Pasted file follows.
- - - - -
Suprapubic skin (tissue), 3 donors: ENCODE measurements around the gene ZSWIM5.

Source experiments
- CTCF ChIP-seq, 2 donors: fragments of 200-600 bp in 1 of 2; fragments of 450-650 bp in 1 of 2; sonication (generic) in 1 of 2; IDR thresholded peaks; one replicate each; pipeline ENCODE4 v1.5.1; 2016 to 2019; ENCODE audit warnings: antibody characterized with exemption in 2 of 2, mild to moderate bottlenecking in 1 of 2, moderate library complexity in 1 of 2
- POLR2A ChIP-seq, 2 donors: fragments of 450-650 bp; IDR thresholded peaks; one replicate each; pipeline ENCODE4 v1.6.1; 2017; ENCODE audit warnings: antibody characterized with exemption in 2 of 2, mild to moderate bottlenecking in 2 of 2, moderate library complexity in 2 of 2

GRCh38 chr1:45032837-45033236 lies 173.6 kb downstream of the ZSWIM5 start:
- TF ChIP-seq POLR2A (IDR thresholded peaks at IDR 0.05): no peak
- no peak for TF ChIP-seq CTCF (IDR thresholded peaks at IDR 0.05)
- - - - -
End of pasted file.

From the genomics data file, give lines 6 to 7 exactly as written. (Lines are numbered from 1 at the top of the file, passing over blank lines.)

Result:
- TF ChIP-seq POLR2A (IDR thresholded peaks at IDR 0.05): no peak
- no peak for TF ChIP-seq CTCF (IDR thresholded peaks at IDR 0.05)